Sunday, May 20, 2012

Review: The Paris Directive by Gerald Jay

For the travel-hungry reader whose wish list says "France," but whose wallet says "stay-cation," this tantalizing and skillfully written thriller is just the ticket.

In a Berlin hotel room in the late 1990s, two former French intelligence agents hire Klaus Reiner, a ruthlessly effective hit man, to eliminate an American industrialist vacationing in the Dordogne, in southwestern France. Reiner easily locates his target in the small village of Taziac, but the hit is compromised when three innocent people are in the wrong place at the wrong time. Enter Inspector Paul Mazarelle, formerly of Paris but now living in Taziac, charged with bringing his experience and record of success in the capital to bear on the gruesome quadruple homicide at the height of tourist season.

Both Mazarelle's investigation and Reiner's assignment become complicated when Molly, a New York City district attorney and daughter of two of the victims, arrives to identify the bodies and begins asking questions. All evidence points to Ali Sedak, a local Arab handyman, but Mazarelle and Molly have doubts, forcing Reiner to return to Taziac to ensure they see things as he arranged them.

Gerald Jay delivers a perfect vacation read that's also like going on vacation: delicious food and wine, lush countryside, and characters with panache to spare. And the wonderful cat-and-mouse game between the suave, ice-cold killer and the earthy, engaging French detective is the icing on the "g√Ęteau."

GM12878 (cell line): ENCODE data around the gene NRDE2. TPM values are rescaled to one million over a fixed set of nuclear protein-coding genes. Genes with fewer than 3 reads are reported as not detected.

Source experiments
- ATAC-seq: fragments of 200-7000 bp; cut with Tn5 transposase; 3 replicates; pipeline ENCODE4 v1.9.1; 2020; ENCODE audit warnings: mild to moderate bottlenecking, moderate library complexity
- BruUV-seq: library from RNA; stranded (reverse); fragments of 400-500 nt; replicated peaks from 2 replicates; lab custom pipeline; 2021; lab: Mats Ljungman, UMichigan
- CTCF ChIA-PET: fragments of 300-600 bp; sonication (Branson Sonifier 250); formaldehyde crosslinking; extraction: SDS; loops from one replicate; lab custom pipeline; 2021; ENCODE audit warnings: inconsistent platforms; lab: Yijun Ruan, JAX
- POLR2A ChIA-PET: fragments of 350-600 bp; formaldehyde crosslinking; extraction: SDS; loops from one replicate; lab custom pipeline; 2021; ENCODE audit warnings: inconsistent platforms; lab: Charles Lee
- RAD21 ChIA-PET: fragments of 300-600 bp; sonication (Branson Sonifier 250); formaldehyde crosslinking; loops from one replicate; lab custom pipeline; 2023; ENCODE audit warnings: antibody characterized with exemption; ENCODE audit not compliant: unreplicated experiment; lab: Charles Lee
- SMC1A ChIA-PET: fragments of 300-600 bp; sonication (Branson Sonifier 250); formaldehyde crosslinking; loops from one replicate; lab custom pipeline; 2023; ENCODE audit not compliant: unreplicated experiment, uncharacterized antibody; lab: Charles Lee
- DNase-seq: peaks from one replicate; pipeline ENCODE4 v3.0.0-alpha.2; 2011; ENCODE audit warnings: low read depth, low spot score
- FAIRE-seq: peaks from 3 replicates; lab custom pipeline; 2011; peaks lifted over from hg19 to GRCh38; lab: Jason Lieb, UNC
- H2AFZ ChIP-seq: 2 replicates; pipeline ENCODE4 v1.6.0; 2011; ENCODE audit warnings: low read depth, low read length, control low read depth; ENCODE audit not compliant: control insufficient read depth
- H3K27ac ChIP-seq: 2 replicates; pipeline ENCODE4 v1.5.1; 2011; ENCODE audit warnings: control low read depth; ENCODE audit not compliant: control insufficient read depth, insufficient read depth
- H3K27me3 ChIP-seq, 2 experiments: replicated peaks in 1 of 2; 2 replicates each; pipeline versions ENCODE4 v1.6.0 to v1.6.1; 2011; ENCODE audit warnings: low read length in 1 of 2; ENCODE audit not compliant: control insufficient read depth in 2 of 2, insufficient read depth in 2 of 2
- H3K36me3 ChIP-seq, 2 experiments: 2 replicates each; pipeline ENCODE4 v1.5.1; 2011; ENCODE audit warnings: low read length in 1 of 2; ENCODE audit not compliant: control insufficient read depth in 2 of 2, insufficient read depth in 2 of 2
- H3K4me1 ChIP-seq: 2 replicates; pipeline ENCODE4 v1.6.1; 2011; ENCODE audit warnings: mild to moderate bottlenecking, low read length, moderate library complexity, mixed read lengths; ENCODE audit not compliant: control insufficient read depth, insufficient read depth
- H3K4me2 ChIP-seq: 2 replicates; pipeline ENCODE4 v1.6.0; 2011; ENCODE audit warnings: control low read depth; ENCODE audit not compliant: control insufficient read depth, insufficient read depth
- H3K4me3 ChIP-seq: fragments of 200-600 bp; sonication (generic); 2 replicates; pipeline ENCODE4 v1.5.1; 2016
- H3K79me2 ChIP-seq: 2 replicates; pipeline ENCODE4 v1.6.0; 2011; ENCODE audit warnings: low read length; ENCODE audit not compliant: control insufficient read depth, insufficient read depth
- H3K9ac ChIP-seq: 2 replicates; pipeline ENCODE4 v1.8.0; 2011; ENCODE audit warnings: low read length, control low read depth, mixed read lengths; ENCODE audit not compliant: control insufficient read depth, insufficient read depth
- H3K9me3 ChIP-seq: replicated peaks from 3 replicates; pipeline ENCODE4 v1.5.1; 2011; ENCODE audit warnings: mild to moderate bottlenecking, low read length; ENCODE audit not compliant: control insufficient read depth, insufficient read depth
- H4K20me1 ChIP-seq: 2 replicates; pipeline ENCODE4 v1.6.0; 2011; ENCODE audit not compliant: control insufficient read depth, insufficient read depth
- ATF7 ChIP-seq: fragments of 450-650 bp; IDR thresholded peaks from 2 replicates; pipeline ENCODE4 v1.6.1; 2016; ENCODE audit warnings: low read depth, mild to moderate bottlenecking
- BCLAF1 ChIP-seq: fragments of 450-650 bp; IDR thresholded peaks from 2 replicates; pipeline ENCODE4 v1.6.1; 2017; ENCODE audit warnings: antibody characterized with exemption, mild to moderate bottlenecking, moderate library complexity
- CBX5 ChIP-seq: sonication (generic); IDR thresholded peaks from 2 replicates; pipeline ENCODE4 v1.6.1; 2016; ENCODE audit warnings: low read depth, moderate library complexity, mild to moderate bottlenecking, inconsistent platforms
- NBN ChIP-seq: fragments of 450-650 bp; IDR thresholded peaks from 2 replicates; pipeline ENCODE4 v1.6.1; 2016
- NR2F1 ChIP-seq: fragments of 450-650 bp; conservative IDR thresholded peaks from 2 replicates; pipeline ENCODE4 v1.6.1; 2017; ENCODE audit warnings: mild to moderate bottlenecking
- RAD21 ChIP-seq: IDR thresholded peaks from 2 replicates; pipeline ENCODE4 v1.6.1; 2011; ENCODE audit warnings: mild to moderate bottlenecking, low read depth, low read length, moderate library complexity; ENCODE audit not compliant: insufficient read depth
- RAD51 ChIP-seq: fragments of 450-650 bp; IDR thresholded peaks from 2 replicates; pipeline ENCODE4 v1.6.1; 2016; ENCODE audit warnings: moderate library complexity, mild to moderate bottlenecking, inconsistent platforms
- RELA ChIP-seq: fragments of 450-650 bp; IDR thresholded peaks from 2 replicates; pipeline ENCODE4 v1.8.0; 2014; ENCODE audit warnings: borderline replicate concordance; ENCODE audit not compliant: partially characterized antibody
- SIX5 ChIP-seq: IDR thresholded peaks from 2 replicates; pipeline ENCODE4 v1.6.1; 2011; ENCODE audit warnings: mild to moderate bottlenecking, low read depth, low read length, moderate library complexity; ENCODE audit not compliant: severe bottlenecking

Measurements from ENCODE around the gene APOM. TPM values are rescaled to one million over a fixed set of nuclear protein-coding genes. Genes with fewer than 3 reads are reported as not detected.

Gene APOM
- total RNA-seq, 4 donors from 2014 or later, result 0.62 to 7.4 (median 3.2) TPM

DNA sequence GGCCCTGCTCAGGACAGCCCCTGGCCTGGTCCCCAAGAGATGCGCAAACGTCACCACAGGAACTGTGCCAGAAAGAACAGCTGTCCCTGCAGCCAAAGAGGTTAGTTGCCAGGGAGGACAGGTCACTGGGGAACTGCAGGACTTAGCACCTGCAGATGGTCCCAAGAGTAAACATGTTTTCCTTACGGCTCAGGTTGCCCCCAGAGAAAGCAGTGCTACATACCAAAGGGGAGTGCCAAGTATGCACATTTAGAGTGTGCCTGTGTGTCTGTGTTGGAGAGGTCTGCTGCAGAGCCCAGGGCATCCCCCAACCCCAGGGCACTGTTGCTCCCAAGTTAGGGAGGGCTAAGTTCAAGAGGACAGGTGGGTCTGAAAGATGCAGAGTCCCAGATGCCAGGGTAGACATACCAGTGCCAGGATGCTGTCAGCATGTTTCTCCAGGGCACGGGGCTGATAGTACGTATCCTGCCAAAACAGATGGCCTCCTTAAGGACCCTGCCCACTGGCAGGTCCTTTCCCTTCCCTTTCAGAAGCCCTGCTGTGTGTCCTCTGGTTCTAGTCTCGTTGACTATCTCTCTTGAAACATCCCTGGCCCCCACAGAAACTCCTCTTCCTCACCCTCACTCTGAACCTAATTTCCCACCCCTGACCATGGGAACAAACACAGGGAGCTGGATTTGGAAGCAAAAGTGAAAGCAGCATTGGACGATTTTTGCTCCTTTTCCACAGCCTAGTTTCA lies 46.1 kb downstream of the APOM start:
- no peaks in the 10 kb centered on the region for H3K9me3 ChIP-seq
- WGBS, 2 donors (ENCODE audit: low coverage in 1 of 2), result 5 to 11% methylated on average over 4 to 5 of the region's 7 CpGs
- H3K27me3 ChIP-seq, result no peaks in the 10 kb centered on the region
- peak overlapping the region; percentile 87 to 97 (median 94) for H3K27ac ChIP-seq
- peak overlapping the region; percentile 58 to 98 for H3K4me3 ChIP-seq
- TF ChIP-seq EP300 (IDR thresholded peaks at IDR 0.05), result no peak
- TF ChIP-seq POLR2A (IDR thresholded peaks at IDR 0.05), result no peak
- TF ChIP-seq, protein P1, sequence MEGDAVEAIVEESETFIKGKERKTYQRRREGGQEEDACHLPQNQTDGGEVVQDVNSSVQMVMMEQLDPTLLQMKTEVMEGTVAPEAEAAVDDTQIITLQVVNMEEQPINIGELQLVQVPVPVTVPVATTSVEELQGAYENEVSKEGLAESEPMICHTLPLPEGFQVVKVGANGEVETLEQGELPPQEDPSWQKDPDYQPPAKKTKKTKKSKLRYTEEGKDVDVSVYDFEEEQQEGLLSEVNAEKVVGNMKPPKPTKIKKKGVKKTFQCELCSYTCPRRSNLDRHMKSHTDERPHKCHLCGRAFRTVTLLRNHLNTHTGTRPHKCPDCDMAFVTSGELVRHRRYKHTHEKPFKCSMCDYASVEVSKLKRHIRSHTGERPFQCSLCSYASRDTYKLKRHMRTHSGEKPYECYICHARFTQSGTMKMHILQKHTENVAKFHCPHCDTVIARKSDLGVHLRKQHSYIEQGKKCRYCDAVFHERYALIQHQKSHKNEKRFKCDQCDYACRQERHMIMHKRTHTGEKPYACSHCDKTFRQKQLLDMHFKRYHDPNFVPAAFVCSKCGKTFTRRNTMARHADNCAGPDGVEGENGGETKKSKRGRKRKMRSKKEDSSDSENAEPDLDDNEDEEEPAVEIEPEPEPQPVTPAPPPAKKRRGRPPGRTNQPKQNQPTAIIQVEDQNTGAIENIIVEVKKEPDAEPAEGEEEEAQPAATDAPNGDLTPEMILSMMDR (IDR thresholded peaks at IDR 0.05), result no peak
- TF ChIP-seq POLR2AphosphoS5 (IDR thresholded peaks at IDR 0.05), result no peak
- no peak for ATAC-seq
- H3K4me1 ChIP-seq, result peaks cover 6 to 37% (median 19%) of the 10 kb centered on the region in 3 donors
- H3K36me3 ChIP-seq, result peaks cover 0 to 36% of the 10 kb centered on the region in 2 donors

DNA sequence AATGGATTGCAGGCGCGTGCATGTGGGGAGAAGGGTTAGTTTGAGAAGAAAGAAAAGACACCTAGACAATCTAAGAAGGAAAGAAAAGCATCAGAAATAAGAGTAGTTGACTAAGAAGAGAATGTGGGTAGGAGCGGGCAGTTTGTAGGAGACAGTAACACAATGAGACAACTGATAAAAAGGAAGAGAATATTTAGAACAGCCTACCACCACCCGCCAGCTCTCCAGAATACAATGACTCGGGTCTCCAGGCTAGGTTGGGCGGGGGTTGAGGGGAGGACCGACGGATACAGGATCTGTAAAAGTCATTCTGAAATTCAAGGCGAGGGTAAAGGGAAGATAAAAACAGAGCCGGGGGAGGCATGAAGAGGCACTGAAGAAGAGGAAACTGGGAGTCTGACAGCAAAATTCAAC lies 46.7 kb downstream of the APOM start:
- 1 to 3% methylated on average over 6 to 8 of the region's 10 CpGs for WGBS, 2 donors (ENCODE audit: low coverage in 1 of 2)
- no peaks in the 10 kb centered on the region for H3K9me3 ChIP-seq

I've always wanted to visit Paris so this novel's blurb piqued my interest.

The Paris Directive focuses on Mazarelle, an inspector, and Reiner, a hired assassin. The story is set mostly in Paris, but occasionally the location shifts to Spain and other choice places.

Mazarelle is no Poirot or Closseau, but the way he is portrayed is very realistic. He doesn't figure things out of the blue, but he reaches conclusions logically. As for the other characters, I didn't really warm up to them. Maybe that's why even though the plot was interesting and well-constructed, I didn't really get into it.

Thanks to NetGalley and Doubleday for the e-ARC. Publication date for The Paris Directive is on June 19, 2012.

  1. Vivid descriptions of interesting places in Paris.
  2. Interesting protagonist.
  3. Well-constructed plot.
  1. Depending on how you like your thriller novels, you might not be too excited about this.
One of those stores full of interesting jars and tins of Earl Grey tea from London, biscottinos form Milan, and wonderful French mustards, jams, jellies, nuts, and pates wrapped in yellow cellophane and ribbons.
  1. You like mystery, thriller novels.
  2. You like Paris.
  3. You are an armchair traveler.



Note: This post contains Amazon and Book Depository affiliate links.

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